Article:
By 1965, the 51-year-old former actor had seemingly pieced his life back together. Married since June 1961 to third wife Gail, a 29-year-old receptionist at the upscale Palm Springs Tennis Club, Neal operated a modest, but successful, landscaping business in the desert town. Long forgotten by movie fans, Neal once again became press fodder by committing another violent act ... this time with fatal consequences. At 6:30 A.M. on Friday, April 2, 1965, Palm Springs police received a phone call from Neal's Beverly Hills attorney, James P. Cantillon, requesting that they meet him and his client at an intersection one block from Neal's house. Neal led the group to his home at 2481 Cardillo Road where authorities discovered Gail peacefully stretched out on the living room sofa, partially covered by a blanket, dead from a single .45-caliber bullet wound behind her right ear. The bullet exited Gail's left temple and was recovered from a sofa pillow beneath her head. A spent cartridge was found four feet from the woman's body. The gun was never found. Neal was cooperative with authorities, but under the advice of Cantillon refused to make a statement. An autopsy fixed the time of Gail's death between 2:30 P.M. on April 1 and 2:30 A.M. on April 2. As the former actor sat in the Riverside County Jail in Indio without bound, detectives worked to fix his movements during that time frame. The outlook for Neal looked bleak after investigators questioned Robert L. Balzer, the Buddhist monk owner of the Tyrol Restaurant in Idyllwild, a mountain resort in the San Jacinto Mountains behind Palm Springs. Balzer, a friend of the Neals, told police that the former actor showed up alone at the restaurant early in the evening of April 1. Neal looked a "little disturbed," and in the course of their conversation told him Gail was his "whole life and he could not live without her." Neal concluded the frank discussion with the admission that he had shot his wife "in the head" with a .45-caliber pistol. He was subsequently charged with first-degree murder and remained in jail pending trial steadfastly maintaining his innocence.
Following jury selection (three men, nine women), the Neal trial opened in Indio on October 19, 1965. The prosecution's case against the former actor looked solid. The motive -- Neal shot his wife while she slept because she was involved with other men and planned to divorce him. Adding to Neal's "confession" to Balzer, a local real estate broker testified that on April 1 he had gone to the Neal house to deliver a letter of recommendation to Gail who intended to divorce her husband of four years and relocate to Los Angeles to seek employment. The realtor was surprised to find Neal in the home since the couple was separated since January 1965 and the one-time actor had been living in Chicago. Embarrassed, the real estate broker quickly left the home on Cardillo Road. He was the last person except for Neal to see Gail alive. Nine days after calling only eight witnesses, the D.A.'s office rested its case against Neal. Seemingly outgunned by the prosecution, Neal was forced to take the stand in his own defense. He told the packed courtroom the shooting was accidental. As he argued with his wife about the other men in her life, Gail suddenly became angry, produced a .45-caliber automatic, and threatened to kill him. The gun discharged accidentally as he attempted to disarm the hysterical woman. As a rebuttal witness, the prosecution called Dr. Armand Dollinger, the pathologist who performed the autopsy on the dead woman. According to Dollinger, Neal's account of the shooting was "unlikely" based upon the direction of the wound. Three of Gail's co-workers at the Palm Springs Tennis Club testified that she planned to leave town after learning her husband was returning from Chicago. Gail was terrified Neal would kill her when he learned that she had filed for divorce on March 11, 1965, citing physical cruelty as the grounds. In the divorce papers, the 29-year-old receptionist accused Neal of threatening her with a .45-caliber automatic. Present in the courtroom for at least one day was Neal's old flame, Barbara Payton. The two exchanged glances, but did not speak. Remarkably to most observers, jurors needed only ten hours after a six-week trial to find Neal guilty of the lesser charge of involuntary manslaughter on November 18, 1965. While awaiting sentencing, the star of Detour remained free on $2,750 bail. Describing Neal as a "cold, deliberate" killer, Superior Court Judge Hilton H. McCabe imposed the maximum prison sentence of one to 15 years on the angry ex-actor on December 10, 1965. There would be no probation. Neal decried the sentence as a "railroad job" as he was hustled off to begin serving his time. He was paroled from the California Institution for Men at Chino on December 6, 1971, after serving seven years. Neal's freedom, however, was short-lived. On August 6, 1972, the 58-year-old complained of heartburn prior to retiring to bed in his North Hollywood home. The next day, Neal's 15-year-old son, Patrick, discovered his father's body. The man with the violent past was pronounced dead from "natural causes" (congestive heart failure) by a fire department ambulance crew summoned to the scene.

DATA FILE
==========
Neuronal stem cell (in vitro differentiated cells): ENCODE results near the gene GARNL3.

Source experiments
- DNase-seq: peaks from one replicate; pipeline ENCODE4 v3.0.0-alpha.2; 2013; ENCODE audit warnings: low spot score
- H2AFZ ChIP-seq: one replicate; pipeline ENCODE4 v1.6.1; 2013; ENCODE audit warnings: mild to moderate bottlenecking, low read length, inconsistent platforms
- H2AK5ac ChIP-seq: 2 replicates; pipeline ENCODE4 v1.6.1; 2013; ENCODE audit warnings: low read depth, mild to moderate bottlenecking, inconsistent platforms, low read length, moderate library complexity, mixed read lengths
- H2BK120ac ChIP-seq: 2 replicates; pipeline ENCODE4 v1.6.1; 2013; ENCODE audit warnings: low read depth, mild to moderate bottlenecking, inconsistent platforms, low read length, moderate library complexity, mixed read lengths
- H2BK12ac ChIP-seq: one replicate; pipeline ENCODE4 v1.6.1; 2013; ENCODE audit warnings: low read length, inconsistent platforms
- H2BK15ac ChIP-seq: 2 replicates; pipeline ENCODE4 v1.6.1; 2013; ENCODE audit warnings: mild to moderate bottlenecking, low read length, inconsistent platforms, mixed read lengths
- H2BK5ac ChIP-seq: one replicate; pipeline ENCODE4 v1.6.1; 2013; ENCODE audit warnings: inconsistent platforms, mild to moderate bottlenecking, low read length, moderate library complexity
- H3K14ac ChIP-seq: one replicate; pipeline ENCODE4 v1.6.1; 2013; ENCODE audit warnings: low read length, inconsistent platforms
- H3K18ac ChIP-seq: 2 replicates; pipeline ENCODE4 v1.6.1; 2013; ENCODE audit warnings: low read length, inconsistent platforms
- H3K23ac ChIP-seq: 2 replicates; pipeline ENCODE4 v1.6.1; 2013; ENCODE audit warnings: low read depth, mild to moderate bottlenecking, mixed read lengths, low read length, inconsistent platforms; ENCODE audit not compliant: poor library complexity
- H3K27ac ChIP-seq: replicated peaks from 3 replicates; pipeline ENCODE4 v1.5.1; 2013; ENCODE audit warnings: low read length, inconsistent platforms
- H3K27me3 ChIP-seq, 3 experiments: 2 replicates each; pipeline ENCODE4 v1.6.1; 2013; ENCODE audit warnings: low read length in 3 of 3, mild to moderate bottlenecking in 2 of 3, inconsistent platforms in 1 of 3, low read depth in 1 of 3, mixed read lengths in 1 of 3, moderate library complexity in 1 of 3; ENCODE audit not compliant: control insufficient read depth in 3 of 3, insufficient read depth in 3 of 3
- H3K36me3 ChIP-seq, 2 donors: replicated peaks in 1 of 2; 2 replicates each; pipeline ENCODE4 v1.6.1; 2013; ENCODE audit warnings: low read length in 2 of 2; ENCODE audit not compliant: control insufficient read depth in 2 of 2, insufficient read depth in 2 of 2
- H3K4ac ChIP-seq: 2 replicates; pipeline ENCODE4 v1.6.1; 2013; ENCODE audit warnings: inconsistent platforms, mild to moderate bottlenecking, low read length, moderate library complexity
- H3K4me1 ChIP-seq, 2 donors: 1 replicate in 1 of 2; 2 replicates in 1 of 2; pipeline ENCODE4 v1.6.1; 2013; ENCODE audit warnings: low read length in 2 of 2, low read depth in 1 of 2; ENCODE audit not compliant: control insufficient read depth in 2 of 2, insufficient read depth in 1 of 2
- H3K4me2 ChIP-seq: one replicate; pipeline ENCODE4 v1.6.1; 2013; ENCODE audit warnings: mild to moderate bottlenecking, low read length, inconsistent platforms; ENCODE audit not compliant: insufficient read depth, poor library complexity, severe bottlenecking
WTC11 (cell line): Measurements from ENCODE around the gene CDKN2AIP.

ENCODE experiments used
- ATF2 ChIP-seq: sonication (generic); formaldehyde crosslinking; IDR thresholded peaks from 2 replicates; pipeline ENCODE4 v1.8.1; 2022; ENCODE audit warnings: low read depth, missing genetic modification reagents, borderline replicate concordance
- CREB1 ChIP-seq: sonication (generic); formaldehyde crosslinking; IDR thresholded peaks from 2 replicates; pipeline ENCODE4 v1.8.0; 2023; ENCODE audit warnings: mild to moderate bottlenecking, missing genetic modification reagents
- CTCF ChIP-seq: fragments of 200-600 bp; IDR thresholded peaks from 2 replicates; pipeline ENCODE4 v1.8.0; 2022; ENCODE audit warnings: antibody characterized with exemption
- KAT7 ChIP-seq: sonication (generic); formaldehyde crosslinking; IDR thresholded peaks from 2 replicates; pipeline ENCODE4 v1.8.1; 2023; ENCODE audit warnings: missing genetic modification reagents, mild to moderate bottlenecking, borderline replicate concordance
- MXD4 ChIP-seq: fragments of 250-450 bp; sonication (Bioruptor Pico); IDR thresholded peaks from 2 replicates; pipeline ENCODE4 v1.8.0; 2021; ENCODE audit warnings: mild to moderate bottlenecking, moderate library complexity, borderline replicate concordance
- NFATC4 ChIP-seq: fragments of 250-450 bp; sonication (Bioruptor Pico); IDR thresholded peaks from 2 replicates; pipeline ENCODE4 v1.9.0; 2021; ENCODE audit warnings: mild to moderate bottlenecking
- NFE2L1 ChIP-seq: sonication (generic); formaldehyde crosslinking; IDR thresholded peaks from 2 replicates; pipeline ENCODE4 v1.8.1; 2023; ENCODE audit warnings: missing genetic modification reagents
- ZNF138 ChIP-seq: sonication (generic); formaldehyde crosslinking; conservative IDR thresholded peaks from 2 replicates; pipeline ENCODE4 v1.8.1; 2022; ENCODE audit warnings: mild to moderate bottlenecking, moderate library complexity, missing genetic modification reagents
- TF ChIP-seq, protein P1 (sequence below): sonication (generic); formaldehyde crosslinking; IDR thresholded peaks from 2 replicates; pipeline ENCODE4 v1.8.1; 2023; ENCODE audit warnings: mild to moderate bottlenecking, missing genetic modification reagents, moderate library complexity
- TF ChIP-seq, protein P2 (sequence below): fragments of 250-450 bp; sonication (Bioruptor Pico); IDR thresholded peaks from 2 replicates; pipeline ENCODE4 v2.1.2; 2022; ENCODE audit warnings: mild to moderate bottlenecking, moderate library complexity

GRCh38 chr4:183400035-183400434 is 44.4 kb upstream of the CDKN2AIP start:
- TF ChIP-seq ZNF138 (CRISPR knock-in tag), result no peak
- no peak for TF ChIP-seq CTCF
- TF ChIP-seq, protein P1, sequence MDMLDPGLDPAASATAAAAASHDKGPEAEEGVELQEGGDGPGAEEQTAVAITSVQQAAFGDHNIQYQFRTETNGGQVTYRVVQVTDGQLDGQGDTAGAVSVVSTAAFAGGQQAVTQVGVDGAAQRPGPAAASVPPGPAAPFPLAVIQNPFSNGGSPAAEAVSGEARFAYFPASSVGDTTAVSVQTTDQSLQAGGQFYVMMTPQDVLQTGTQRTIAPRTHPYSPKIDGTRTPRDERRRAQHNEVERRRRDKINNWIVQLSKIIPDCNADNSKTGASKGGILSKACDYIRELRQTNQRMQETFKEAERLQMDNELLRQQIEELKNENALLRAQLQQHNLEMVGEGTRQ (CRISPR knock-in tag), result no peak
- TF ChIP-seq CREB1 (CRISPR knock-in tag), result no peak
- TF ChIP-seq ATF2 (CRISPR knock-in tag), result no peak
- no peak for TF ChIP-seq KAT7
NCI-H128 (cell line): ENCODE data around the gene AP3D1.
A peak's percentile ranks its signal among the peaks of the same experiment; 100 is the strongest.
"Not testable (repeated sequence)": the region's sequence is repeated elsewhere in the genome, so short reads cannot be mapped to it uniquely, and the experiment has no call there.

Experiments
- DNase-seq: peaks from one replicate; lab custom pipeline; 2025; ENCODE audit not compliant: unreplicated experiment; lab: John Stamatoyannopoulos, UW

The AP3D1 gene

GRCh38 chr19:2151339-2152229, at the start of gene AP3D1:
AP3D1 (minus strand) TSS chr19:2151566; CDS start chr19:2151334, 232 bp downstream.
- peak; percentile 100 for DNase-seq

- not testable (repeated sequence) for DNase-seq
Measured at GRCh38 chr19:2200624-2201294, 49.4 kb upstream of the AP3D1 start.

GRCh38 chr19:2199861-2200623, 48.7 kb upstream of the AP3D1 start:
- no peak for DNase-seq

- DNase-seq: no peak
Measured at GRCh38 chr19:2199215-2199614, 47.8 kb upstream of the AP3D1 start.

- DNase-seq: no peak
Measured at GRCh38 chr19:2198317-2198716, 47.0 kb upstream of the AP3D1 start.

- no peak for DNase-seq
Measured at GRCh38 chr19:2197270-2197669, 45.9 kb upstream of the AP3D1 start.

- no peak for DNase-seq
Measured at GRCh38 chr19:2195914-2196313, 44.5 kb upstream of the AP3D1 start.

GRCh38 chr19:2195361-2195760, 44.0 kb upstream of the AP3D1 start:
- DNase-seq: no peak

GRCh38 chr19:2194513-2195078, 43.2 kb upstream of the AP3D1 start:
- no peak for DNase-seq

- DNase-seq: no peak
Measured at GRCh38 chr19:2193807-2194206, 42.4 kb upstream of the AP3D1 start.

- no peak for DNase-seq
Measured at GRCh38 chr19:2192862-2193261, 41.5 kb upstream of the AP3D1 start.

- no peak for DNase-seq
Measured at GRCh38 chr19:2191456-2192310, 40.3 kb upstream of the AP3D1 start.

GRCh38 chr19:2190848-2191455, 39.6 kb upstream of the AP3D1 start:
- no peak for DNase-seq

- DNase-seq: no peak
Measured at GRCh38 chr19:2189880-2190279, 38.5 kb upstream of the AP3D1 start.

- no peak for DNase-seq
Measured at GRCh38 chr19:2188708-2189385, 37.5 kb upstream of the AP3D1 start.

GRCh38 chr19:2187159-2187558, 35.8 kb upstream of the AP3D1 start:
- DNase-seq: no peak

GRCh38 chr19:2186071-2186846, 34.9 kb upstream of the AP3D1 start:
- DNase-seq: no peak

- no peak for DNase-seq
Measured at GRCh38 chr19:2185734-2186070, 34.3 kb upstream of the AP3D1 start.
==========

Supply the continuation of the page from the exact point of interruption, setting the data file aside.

Gilmore, John. L.A. Despair: A Landscape of Crimes and Bad Times. Los Angeles: Amok, 2005.
Lyons, Arthur. "Killer Career - Actor Tom Neal." www.palmspringslife.com
Neal, Tom. "Neal Relates His Version of Brawl." Los Angeles Times, p. 2, September 17, 1951.